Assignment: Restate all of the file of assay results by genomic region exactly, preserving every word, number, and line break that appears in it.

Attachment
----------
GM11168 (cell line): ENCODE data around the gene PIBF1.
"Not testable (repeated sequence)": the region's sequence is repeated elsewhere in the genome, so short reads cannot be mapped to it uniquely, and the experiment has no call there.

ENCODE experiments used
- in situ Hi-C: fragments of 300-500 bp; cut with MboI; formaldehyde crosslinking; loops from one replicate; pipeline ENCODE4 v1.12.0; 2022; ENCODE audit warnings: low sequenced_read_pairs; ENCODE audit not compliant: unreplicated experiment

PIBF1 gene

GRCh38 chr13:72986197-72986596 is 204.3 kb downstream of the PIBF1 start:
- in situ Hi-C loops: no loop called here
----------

GM11168 (cell line): ENCODE data around the gene PIBF1.
"Not testable (repeated sequence)": the region's sequence is repeated elsewhere in the genome, so short reads cannot be mapped to it uniquely, and the experiment has no call there.

ENCODE experiments used
- in situ Hi-C: fragments of 300-500 bp; cut with MboI; formaldehyde crosslinking; loops from one replicate; pipeline ENCODE4 v1.12.0; 2022; ENCODE audit warnings: low sequenced_read_pairs; ENCODE audit not compliant: unreplicated experiment

PIBF1 gene

GRCh38 chr13:72986197-72986596 is 204.3 kb downstream of the PIBF1 start:
- in situ Hi-C loops: no loop called here